United Kingdom Lehár, The Merry Widow: Chorus and Orchestra of Opera North / Martin André (conductor). The Lowry Theatre, Salford Quays. 15.11.2018. (RJF)
Countess Hanna Glawari – Katie Bird
Count Danilo – Quirijn de Lang
Baron Mirko Zeta – Geoffrey Dolton
Valencienne – Gillene Butterfield
Camille de Rosillon – Nicholas Watts
Consul – Nicholas Butterfield
Director – Giles Havergal
Set and Costume designer – Leslie Travers
Choreographer – Stuart Hopps
Lighting designer – Oliver Fenwick
If the previous night’s performance of Puccini’s Tosca (review click here) had reached appropriately fraught dramatic levels, this second night of Opera North’s visit to The Lowry was a complete contrast of music theatre, but realised in similar excellence of performance. How much the latter was due to the presence of the original director I do not know for certain, but in terms of quality of staging and performance (under conductor Martin André) the evening was first-rate. Importantly to state early on, and not leave it to the end, was the involvement of chorus members in minor parts, and particularly in performing the can-can and the like. It indicates something of the quality of commitment of members of the company and is to be noted and commended.
Back to the realistic present, or that of a century ago in the opulent times of the Paris of 1905 in Lehár’s operetta of sexual intrigue, and threatened national budgets, that is the basis of his Merry Widow. The single set wears well in both its simplicity and basis of utilisation, a few moves and variations in the lighting being all that is necessary to bring the period to life and provide the basis for the risqué goings on which the plot is centred. Tables, elegant statues of scantily draped nubile young ladies, each holding a globe that are lit in the later frivolities at Maxim’s, along with draped simulations of ornate chandeliers that, with appropriate backlighting look superbly real, and Paris was our oyster.
No fault of the production, or musical standard, if Act I drags a little, certainly compared with the goings on and quality of musical creation post interval, when Lehár’s creativity goes up in leaps and bounds in quality and quantity. This is especially so in this production, with Maxim’s and the can-can girls going at a pace to provide high quality entertainment, whilst fully complementing the amorous infidelities and goings on around them. The latter realised by the singing and acting of the named soloists and also chorus members, the latter fully involved as actors too. Sometimes the plot of who is cuckolding who gets complicated even in Kit Hesketh-Harvey’s fresh English version. But it is all in good fun, albeit questionable morally perhaps. Baron Zeta – who has to worry about Pontevedro’s budget, as well as his wife’s extra mural activities – is superb in Geoffrey Dalton’s sung and acted portrayal: his Pontevedrian Ambassador skips in and about in appropriate National Costume. Danilo, chosen as the perfect answer to Pontevedro’s need for a spouse for the Countess and thus secure her fortune stays within the nearly bankrupt country, was appropriately smooth and elegant in his acted and sung interpretation.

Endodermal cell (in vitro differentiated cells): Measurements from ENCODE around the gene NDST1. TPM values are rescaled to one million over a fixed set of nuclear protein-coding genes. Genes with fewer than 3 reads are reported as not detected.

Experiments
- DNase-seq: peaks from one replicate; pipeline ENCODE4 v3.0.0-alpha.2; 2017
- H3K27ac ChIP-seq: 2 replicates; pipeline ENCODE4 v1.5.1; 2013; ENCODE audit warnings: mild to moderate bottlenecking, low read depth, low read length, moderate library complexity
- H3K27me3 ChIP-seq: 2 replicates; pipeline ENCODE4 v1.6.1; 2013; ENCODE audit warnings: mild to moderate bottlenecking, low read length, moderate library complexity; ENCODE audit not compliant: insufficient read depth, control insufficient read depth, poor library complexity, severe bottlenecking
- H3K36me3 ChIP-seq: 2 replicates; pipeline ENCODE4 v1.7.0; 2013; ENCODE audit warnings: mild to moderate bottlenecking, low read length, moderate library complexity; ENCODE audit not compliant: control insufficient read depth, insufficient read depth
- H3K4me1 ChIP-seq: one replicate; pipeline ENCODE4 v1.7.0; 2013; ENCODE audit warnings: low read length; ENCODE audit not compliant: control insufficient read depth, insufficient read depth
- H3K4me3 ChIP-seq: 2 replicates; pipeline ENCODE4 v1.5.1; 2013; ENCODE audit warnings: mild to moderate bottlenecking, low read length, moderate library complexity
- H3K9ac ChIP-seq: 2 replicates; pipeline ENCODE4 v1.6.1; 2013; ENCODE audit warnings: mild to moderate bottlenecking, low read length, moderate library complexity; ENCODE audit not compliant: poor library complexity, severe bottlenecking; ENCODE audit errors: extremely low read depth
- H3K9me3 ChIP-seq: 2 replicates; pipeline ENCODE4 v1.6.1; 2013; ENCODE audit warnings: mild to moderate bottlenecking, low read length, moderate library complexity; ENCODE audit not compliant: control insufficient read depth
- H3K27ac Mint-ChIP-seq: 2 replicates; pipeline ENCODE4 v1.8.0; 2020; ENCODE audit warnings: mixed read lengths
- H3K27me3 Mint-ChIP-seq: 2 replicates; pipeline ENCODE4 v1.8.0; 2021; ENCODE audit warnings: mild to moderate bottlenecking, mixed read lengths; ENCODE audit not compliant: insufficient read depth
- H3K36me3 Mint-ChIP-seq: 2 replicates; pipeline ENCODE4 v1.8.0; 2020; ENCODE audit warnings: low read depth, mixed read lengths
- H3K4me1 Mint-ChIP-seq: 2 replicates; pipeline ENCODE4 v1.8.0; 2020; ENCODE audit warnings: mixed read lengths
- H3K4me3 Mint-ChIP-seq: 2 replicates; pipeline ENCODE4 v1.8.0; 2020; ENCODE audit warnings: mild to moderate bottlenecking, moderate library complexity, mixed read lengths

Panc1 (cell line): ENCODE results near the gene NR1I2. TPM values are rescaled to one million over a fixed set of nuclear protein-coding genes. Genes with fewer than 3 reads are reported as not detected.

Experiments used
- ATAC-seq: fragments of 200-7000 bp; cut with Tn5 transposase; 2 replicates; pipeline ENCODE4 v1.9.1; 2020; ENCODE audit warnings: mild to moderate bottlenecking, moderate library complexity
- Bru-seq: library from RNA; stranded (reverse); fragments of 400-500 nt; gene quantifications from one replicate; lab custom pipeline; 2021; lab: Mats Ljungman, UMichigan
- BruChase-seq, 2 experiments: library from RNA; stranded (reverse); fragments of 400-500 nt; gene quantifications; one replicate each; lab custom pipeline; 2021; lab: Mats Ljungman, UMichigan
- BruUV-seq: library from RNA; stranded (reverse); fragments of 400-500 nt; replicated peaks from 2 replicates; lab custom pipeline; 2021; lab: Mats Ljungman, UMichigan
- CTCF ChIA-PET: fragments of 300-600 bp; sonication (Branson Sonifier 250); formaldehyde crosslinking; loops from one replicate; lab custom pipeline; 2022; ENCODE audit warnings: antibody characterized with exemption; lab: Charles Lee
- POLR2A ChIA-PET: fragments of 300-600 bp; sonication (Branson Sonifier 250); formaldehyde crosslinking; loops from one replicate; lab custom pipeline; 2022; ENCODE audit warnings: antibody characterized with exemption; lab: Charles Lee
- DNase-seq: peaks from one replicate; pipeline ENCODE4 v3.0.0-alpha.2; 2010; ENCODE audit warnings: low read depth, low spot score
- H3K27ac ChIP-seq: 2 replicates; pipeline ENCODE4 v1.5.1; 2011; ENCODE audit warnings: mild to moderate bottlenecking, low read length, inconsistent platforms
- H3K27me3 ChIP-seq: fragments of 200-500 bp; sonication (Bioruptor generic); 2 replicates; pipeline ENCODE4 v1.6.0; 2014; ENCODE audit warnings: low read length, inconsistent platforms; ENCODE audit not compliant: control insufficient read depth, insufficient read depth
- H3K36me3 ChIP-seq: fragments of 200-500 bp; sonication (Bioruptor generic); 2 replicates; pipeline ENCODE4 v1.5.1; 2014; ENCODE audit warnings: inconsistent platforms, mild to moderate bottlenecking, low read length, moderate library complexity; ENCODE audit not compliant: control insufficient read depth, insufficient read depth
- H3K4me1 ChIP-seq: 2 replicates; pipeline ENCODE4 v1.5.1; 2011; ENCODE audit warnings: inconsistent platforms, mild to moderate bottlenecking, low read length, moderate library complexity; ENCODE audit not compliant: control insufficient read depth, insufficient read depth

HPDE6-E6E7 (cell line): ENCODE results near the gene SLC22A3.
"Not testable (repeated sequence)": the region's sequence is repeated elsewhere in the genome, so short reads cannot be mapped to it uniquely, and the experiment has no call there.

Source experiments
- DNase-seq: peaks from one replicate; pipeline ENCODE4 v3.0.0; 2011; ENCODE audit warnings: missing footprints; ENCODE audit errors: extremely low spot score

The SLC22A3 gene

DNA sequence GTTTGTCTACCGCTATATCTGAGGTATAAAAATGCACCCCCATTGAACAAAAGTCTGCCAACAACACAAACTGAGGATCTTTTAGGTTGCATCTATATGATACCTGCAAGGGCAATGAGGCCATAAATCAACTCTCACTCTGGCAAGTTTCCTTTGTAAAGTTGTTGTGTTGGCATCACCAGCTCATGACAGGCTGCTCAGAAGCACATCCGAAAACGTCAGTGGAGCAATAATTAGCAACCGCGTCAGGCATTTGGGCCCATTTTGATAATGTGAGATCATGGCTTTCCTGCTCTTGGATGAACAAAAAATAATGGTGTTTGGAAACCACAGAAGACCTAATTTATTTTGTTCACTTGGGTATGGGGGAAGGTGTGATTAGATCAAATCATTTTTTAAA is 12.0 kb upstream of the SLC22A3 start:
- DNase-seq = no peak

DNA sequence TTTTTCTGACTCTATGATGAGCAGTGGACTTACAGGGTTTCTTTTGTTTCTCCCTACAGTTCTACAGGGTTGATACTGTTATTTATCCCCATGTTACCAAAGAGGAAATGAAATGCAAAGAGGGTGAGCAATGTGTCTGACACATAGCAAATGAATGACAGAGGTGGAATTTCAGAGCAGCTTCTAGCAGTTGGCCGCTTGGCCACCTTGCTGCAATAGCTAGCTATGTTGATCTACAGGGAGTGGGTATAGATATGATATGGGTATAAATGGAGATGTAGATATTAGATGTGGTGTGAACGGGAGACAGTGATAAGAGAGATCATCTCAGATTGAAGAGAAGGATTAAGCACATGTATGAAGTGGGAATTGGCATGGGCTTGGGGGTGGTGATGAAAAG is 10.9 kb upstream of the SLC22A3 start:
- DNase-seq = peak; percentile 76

The Parisian contingent, suitably costumed in dress suits were played as to the manner born by Nicholas Watts and Nicholas Butterfield, whilst Katie Bird whooped them all up with her elegance and singing, particularly her rending of ‘Vilja’. Whilst not upstaging the established troupe, stepping in for an indisposed Amy Freston as Valencienne, Gillene Butterfield not only sang and acted well, but did a cartwheel and the splits too! I have seen and heard role covers many times over the years, but those additional skills were well above the call of duty. Well done to her and the company policy of proper stage rehearsal time for covers and also employing singers of quality for the roles.
All in all, this Opera North visit to The Lowry was too brief a season of drama and operetta, albeit the contrasting styles of the chosen works coalesced well. It certainly more than compensated me for a frustrating journey of an hour and a quarter for eighteen miles to get to The Lowry, as road works in the vicinity extend now to five years. This time to add a tram track, just when the conversion to smart motorway on the M60 reached fruition!
Some people questioned the use of titles in the sung parts. I didn’t. The plot has its complexities and they help newcomers to the work and genre get the gist of what is going on. There is often not the time, especially if journey time was like mine, to read the programme beforehand.
Robert J. Farr